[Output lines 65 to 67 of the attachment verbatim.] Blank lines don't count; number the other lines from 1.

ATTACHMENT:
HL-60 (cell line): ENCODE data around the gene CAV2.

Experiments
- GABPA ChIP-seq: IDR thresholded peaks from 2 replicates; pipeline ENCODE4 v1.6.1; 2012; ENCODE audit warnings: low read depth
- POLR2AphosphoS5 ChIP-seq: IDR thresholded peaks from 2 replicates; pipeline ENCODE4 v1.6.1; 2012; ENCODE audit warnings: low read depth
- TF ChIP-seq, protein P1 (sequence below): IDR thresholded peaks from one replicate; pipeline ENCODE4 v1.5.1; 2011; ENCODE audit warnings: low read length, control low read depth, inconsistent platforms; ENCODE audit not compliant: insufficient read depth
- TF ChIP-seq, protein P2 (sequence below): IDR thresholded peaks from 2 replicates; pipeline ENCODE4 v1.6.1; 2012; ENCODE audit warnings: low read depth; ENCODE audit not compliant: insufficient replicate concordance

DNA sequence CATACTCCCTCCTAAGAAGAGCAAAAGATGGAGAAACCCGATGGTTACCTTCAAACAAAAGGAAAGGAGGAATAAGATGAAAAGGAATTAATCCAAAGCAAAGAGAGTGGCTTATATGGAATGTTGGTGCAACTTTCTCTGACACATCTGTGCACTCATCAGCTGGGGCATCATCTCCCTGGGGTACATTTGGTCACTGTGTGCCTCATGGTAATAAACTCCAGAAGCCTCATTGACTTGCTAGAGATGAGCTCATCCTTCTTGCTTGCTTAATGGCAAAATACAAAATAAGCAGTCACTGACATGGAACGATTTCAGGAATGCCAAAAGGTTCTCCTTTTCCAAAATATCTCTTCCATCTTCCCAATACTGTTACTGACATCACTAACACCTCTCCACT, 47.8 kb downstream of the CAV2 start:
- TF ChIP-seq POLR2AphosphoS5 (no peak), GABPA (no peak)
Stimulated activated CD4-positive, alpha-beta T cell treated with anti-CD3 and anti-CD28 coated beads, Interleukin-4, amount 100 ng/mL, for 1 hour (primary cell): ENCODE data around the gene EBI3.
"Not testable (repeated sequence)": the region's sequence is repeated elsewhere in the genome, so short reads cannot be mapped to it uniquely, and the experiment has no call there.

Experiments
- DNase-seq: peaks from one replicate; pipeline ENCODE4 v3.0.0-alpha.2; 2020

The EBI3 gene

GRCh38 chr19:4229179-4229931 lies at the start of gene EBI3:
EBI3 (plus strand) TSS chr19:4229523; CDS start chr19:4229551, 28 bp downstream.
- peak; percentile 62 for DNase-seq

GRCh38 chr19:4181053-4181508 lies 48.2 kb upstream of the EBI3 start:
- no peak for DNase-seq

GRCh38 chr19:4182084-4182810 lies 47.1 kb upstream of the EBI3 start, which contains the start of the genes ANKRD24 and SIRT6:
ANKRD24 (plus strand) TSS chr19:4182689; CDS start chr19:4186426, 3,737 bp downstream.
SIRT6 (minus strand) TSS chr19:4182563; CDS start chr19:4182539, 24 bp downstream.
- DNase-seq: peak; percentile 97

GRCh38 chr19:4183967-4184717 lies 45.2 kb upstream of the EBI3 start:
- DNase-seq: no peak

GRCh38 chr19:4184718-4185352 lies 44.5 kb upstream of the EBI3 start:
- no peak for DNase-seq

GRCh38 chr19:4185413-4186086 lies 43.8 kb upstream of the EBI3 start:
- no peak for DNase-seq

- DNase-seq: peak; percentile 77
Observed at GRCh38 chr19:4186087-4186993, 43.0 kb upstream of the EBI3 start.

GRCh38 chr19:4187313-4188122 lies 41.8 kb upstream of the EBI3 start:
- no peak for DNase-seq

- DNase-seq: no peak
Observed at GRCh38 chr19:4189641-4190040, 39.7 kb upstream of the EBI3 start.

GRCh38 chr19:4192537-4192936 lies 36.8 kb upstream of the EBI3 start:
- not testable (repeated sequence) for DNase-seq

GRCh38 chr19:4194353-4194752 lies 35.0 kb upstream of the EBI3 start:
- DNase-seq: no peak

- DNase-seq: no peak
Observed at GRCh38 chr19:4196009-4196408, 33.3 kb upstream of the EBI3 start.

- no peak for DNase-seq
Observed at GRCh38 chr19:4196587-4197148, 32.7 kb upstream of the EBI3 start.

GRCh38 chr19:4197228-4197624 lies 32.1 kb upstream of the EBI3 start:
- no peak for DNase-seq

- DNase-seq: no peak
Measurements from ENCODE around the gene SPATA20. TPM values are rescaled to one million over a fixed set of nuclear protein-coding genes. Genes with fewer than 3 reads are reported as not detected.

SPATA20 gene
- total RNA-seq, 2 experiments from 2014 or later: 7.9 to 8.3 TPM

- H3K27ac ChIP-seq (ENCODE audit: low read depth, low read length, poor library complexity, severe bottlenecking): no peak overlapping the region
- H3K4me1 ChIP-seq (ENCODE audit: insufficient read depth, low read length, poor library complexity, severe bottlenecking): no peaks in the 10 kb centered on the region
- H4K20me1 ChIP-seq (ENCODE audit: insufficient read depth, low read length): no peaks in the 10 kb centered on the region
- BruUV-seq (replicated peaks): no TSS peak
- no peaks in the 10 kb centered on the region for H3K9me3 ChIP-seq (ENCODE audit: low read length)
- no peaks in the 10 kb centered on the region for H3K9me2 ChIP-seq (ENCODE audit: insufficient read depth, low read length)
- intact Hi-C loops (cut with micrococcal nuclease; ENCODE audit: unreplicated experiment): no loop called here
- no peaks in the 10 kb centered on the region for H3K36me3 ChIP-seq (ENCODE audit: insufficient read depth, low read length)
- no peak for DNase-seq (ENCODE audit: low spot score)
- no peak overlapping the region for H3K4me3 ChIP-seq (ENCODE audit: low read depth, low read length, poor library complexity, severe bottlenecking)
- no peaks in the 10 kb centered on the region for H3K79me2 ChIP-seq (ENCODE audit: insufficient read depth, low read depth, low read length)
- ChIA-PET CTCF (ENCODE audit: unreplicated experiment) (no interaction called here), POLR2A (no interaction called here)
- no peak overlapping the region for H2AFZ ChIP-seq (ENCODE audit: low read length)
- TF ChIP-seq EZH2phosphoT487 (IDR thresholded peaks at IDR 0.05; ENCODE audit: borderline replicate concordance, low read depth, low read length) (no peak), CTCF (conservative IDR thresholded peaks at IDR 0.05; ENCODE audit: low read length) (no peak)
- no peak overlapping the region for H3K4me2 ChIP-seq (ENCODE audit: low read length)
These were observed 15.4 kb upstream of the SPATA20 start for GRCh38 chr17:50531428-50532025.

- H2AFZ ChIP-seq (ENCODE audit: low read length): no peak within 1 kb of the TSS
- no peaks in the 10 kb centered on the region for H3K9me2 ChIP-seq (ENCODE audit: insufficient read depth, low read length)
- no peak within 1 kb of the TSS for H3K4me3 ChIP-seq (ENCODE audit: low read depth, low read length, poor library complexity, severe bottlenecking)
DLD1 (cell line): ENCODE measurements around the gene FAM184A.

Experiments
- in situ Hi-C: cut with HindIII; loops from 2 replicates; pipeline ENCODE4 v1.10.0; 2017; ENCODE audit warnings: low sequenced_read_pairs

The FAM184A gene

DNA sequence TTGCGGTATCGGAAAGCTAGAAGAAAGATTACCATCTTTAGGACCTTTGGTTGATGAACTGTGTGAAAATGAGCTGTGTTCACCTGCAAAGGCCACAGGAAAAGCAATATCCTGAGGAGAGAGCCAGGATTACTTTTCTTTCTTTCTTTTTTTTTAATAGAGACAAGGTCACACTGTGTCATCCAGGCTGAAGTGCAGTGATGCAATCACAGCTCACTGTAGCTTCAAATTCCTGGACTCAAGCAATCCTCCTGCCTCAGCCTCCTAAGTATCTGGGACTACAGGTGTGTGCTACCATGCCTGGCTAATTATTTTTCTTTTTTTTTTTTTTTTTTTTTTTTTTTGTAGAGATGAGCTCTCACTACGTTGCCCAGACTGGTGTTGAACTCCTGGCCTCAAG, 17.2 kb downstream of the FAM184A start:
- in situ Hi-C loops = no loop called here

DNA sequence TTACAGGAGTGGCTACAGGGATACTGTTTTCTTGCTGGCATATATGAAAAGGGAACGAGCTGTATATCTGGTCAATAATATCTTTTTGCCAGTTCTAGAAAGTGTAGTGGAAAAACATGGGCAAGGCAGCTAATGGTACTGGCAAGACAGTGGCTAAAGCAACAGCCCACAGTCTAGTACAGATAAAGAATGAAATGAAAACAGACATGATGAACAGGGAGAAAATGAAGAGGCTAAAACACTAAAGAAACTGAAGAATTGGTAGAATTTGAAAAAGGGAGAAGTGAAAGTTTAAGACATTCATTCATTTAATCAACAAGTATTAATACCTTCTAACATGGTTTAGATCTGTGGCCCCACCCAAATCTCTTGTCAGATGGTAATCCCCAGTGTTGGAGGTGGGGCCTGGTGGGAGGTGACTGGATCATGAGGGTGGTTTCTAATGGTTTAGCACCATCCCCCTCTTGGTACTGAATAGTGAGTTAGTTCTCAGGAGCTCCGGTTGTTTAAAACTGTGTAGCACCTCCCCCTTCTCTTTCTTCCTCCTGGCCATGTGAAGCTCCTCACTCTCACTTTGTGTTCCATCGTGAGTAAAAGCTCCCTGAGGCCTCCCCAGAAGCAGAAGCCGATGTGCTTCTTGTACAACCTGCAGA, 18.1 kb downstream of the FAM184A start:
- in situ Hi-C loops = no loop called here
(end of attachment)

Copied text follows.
- H2AFZ ChIP-seq (ENCODE audit: low read length): no peak within 1 kb of the TSS
- no peaks in the 10 kb centered on the region for H3K9me2 ChIP-seq (ENCODE audit: insufficient read depth, low read length)
- no peak within 1 kb of the TSS for H3K4me3 ChIP-seq (ENCODE audit: low read depth, low read length, poor library complexity, severe bottlenecking)